So This Is What We Gained From Afzal Guru's Hanging

Published: January 12, 2016 19:39 IST
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The hangings of Ajmal Kasab and Afzal Guru within the space of a few weeks in 2012-13 were timed by the Manmohan Singh government to divert public attention from the political crises it was facing. The trick helped it barely for a week or so in each case - and exacted a huge price. Afzal Guru's hanging, in particular, was seen as a grave injustice in the Kashmir Valley. Many felt he was innocent. The unfortunate line in the Supreme Court judgement - "satisfying the collective conscience" - assured people that it wasn't justice that this was about.

Guru's hanging was pending for so many years (seven) that BJP veteran LK Advani contested the 2009 general elections on the issue, pitching it as an example of the Congress being soft on terrorism, allegedly for minority appeasement. Eventually, it seemed Afzal Guru's life ended not for his crimes - and I am not contesting his role in those - but to alleviate the daily tamasha of Indian politics.

Now that the terrorists in Pathankot and Mazari-i-Sharif in Afghanistan have made it clear that they wanted revenge in particular for the execution of Afzal Guru, would the Congress and the BJP like to reflect on the politics of capital punishment? Will they ask themselves whether hanging terrorists is the best thing to do in national interest?

It made matters worse that prison authorities didn't even inform Afzal Guru's lawyer or family before hanging him, didn't let him have a last meeting with his wife and son, and refused to give his family his mortal remains. Leave alone giving fodder to terrorists in Pakistan, we didn't even care about further alienating Kashmiris from India.

The terrorists in Pathankot told Rajesh Verma, the jeweler who was abducted from Superintendent of Police Salvinder Singh's car, that they had come to take revenge for Ajmal Kasab and Afzal Guru's hanging.

Indian intelligence agencies say the terror group Jaish-e-Mohammed, based in Pakistan, has created a squad named after Afzal Guru.

An audio clip posted online reportedly by the Jaish-e-Mohammed mocking how poorly India handled the Pathankot attack, eulogized Afzal Guru. Phone intercepts made by Indian intelligence revealed that the Jaish-e-Mohammad has vowed to carry out more terror attacks in India to take revenge for the 13 years Afzal Guru spent in jail.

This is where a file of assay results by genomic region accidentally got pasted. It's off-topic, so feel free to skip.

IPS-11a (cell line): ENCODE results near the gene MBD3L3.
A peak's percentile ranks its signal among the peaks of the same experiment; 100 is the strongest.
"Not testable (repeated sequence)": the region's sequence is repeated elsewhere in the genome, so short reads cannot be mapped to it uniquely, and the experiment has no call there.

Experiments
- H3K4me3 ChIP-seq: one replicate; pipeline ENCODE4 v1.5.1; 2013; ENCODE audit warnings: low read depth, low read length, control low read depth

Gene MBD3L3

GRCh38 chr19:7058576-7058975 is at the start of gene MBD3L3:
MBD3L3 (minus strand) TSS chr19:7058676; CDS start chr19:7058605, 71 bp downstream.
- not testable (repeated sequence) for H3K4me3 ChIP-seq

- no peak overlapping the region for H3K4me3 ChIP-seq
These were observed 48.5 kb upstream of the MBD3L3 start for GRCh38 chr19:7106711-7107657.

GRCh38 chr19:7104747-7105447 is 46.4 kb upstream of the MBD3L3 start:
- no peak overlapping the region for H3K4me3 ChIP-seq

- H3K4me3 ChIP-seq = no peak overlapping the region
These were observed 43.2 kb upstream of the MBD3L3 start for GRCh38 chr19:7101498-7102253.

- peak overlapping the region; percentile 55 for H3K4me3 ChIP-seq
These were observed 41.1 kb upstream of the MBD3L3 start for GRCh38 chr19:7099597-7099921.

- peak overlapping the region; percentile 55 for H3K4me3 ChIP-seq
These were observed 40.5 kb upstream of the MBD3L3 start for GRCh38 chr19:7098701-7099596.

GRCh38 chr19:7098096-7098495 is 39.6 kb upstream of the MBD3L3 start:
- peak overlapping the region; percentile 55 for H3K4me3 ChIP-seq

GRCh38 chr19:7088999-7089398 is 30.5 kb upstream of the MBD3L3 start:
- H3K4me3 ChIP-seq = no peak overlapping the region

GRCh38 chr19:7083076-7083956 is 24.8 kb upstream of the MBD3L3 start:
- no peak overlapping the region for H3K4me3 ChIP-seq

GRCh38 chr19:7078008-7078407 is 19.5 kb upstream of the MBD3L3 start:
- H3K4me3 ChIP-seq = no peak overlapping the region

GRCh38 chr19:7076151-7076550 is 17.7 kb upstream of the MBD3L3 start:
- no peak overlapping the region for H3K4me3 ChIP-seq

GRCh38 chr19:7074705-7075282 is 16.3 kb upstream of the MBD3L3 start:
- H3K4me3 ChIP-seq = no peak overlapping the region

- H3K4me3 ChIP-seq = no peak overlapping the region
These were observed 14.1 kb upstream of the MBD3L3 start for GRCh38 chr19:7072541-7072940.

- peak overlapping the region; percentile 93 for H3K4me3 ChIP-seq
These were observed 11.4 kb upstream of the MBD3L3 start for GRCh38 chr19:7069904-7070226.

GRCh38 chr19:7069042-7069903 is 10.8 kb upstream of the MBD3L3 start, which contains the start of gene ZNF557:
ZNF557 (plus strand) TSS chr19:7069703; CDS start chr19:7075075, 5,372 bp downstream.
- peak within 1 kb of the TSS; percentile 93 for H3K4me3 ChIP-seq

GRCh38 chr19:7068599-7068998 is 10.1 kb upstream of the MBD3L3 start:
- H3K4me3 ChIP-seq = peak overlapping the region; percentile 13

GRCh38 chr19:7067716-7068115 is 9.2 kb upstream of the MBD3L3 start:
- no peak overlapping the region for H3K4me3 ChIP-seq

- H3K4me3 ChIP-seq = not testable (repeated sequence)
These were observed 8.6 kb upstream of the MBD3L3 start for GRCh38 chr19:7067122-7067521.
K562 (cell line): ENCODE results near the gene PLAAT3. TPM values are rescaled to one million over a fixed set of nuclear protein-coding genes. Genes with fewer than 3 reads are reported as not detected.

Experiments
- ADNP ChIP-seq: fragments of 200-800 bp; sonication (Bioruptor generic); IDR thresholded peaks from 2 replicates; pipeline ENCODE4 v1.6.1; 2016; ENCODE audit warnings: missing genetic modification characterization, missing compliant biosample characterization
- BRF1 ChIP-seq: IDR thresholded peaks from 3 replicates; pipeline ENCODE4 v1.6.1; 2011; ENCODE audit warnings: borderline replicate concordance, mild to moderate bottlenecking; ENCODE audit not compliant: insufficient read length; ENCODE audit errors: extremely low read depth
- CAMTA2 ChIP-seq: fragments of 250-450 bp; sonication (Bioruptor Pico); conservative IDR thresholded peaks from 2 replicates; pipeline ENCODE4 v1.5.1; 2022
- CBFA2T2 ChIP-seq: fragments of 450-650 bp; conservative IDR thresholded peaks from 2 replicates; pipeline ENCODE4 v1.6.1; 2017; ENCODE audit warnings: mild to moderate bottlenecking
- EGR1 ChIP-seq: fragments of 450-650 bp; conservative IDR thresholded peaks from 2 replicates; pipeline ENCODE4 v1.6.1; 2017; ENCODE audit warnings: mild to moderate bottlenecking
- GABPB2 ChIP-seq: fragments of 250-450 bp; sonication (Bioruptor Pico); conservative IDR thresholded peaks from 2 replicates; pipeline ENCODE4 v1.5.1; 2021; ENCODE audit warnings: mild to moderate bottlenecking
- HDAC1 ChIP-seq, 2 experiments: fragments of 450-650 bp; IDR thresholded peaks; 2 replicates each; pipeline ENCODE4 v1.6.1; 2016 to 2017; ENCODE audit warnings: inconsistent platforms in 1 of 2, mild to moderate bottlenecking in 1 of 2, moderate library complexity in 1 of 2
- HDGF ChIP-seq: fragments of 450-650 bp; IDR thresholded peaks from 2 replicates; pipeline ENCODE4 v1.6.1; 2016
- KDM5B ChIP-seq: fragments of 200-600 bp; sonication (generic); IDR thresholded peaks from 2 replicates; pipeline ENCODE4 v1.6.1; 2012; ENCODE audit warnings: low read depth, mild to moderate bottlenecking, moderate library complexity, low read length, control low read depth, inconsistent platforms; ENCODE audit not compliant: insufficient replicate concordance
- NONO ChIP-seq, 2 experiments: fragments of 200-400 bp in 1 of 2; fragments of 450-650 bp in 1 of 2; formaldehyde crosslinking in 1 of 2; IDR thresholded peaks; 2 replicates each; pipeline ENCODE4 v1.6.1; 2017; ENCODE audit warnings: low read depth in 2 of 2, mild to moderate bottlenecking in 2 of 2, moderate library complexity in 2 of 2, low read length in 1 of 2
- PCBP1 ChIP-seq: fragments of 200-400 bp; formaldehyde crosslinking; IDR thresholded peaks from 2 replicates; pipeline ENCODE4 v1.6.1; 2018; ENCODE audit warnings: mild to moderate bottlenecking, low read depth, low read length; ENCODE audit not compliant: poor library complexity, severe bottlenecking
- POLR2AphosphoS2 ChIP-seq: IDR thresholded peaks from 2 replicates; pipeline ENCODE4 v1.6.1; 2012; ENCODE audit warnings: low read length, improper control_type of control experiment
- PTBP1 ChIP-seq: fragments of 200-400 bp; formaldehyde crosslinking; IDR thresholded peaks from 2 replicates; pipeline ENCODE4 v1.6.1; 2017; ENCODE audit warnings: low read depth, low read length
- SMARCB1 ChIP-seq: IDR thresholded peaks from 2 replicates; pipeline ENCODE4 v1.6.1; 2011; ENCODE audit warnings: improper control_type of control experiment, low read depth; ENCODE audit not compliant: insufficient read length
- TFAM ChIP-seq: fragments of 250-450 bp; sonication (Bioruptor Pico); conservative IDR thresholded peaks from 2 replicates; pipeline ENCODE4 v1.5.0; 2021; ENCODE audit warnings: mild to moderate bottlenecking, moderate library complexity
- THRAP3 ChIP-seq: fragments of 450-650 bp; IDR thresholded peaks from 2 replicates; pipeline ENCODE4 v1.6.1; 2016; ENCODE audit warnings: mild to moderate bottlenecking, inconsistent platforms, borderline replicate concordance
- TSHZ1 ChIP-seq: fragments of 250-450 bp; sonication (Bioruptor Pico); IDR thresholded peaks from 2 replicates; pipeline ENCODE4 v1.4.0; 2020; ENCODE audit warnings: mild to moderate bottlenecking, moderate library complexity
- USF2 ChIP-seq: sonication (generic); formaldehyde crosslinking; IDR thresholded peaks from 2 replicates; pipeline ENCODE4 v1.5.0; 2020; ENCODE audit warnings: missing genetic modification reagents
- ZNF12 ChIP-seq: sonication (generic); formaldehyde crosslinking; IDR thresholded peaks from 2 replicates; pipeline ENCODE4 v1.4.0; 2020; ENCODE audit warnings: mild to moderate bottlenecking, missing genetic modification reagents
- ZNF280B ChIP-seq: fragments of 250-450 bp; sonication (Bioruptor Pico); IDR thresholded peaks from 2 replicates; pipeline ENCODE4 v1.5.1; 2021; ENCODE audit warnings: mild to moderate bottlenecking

In the attack on the Indian consulate in Mazar-e-Sharif, Afghanistan, also suspected by India to have been carried out by the JeM, the terrorists wrote in blood - "Revenge for Afzal Guru."

This has been given no consideration by the BJP and the Congress, but these news reports have also brooked no reflection in India on the politics of capital punishment. As someone opposed to death penalty in principle, with no exceptions, I had opposed the hanging of both Ajmal Kasab and Afzal Guru. From time to time, my online critics dig out my supposedly gory past in asking for "mercy" for these terrorists. In opposing the death penalty for them, I had argued that hanging terrorists creates easy martyrs for terror groups to incite more people to join their ranks, carry out more terror strikes.

When Kasab was hanged, former RAW chief B Raman had warned against revenge attacks. It is our unfortunate habit to not learn from history. The hanging of Kashmiri separatist Maqbool Bhat in 1984 became a major turning point in Kahsmir, catapulting his Jammu and Kashmir Liberation Front to the forefront of militancy in 1989.

We think emotionally, and bloodthirsty calls for hanging terrorists take over the better part of our brains. With Afzal Guru's ghost haunting us, this is the time to rethink capital punishment. Violence begets violence. The emotional use of Afzal Guru by the Jaish-e-Mohammed is proof that it would be better to keep terrorists in jail for as long as the law wants, even till their natural death.

There is the hijacking argument. What if there's a hijack to secure the release of these terrorists, as was the case with the IC 814 hijack that led to the release of Maulana Masood Azhar, today the chief of the Jaish-e-Mohammed? But this isn't a good enough reason to hang people. The answer to hostage situations is for India to enshrine in law that it won't negotiate with terrorists, as is the practice in the United States. When terrorists know that hijacking isn't going to help bring their friends forth from jail, they would likely be discouraged from using it as a strategy.

Instead, India is planning to enact a new anti-hijacking law that will increase the scope for giving death penalty. I am sure this will deter terrorists who are prepared to die anyway. We like to capture terrorists and feel great about giving them what they want, martyrdom, which creates more terrorists.

Of course, the Jaish-e-Mohammed is cynically using Afzal Guru as an excuse. The idea is to show how India treats Kashmiris. But even if it is just an excuse, why give them the excuse?

(Shivam Vij is a journalist in Delhi.)

Disclaimer: The opinions expressed within this article are the personal opinions of the author. The facts and opinions appearing in the article do not reflect the views of NDTV and NDTV does not assume any responsibility or liability for the same.


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